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Just goes to show that pagerank doesn't mean much.
My understanding is that the pagerank system goes in 10, ie to be a PR1 you need 1-10 incoming links, PR2 you need 11-100, PR3 101-1000 etc.
That may be completely wrong, just something I read somewhere. On that basis his site should be a PR2, not 3, but like I say it recently went to 0.
Made no difference to the ranking or traffic whatsover.
1. The Page Rank system depends on more than just the number of backlinks. It depends on the PR of the page that is linking as well as how many links are on that page. See Google PR - PageRank FAQs [webmasterworld.com].
2. There is PR that you see on the toolbar (zero to 10) and then there is REAL PR that is calculated tpo many decimal places. you never see that - it is Google's private data. The toolbar is just a simplified display, and a rough estimate. Again, see the discussion above, as well as others you can find either through our Site Search [webmasterworld.com] or in the Hot Topics area [webmasterworld.com], which is always pinned to the top of this forum's index page.
3. There is PR0 with a white toolbar - that means between 0 and 1 somewhere. Then there is "PR0" with a gray toolbar - and that essentially means "no data". Many people are seeing pages fall to a gray toolbar but still get rankings and traffic. Google has decided See The Grey Bar PR0 Phenomenon [webmasterworld.com]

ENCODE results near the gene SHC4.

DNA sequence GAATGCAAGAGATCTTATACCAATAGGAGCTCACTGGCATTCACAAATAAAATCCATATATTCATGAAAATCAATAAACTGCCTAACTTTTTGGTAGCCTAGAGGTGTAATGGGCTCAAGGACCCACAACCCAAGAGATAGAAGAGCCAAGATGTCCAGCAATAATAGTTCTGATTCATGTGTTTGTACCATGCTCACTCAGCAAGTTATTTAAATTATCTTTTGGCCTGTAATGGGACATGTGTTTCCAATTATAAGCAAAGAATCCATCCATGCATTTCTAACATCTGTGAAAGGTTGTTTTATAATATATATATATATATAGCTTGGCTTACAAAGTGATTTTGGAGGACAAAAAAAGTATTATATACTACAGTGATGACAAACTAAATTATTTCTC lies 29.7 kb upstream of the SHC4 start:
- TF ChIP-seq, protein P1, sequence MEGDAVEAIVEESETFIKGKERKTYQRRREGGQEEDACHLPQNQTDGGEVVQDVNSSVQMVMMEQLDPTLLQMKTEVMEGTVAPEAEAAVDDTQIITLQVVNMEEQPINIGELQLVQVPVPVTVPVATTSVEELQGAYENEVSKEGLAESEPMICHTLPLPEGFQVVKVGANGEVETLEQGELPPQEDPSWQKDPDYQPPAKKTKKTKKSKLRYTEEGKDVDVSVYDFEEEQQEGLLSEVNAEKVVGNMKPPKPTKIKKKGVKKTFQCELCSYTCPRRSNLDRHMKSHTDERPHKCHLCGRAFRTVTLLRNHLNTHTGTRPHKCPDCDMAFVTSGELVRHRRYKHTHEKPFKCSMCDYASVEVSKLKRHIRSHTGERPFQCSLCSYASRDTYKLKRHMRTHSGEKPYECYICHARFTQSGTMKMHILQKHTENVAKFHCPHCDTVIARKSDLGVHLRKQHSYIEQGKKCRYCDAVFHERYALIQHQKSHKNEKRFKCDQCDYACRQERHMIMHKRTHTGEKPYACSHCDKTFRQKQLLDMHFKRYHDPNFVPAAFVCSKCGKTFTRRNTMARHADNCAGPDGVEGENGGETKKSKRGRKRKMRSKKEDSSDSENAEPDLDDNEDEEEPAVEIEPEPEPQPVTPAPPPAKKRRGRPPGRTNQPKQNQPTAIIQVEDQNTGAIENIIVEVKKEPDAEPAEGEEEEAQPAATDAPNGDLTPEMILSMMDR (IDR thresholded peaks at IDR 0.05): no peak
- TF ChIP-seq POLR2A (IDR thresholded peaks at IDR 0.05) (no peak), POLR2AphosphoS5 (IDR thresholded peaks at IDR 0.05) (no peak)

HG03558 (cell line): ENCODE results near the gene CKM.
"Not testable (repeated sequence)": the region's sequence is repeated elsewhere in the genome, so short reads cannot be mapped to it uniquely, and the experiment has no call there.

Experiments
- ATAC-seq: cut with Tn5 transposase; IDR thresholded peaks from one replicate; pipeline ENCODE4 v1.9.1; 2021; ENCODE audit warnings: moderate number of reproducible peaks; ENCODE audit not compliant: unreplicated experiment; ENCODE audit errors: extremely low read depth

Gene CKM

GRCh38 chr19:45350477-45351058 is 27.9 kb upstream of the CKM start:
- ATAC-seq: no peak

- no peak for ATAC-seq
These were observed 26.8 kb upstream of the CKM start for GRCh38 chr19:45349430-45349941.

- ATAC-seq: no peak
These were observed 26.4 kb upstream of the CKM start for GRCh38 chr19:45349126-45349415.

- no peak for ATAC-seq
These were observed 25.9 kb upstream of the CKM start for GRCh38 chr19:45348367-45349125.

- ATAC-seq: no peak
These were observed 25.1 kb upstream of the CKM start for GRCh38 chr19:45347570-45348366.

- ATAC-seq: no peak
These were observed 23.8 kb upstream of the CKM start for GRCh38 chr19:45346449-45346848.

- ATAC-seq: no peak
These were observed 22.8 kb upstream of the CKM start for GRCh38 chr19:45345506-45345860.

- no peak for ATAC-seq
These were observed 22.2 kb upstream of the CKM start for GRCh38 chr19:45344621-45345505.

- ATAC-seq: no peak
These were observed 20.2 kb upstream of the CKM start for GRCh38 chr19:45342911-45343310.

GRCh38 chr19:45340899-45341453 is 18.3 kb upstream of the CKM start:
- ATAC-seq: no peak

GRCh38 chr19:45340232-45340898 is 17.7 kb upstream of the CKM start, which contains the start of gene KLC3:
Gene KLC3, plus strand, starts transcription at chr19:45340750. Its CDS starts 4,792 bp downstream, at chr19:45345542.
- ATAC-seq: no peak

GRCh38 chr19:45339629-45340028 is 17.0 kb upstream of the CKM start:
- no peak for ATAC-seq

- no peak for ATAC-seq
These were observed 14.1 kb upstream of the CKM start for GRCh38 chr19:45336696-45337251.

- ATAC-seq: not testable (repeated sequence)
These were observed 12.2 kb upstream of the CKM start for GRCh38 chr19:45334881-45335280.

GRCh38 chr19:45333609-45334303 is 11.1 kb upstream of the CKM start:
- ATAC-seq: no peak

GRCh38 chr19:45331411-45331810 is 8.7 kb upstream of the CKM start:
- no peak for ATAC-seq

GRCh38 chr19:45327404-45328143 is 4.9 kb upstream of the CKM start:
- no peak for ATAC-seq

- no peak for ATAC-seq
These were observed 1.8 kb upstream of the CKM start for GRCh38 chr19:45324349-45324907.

Keep in mind Google's definition of pagerank, as tedster pointed out. The TBPR, what you see in the toolbar is a) a snapshot that is only updated a few times a year, and b) an approximation of each page's "real" rank around the time the number was determined.
As others have already mentioned: a well STRUCTURED site layout, with UNIQUE and QUALITY content, that results in NATURAL (and again QUALITY) inbound links are factors that influence your ranking. These are the types of factors that G uses to calculate the position where you'll show up in the results for a particular keyword. When you create a site with content that is helpful to your visitors and that is well-organized and easy to navigate you'll end up having have a much better chance to rank at the top of search results.
If traffic is steady and you're still ranking well for your chosen keywords, you're most likely already doing some of the above.
Also, don't forget to put yourself in the shoes of someone who lands on your site: why are they visiting, will your site help them to accomplish their task? If you can say yes to that, TBPR instantly becomes meaningless...
ronburk just wrote a wonderful post that explains how to look at your own site from a visitor's perspective: Log walking your way to $$$ [webmasterworld.com]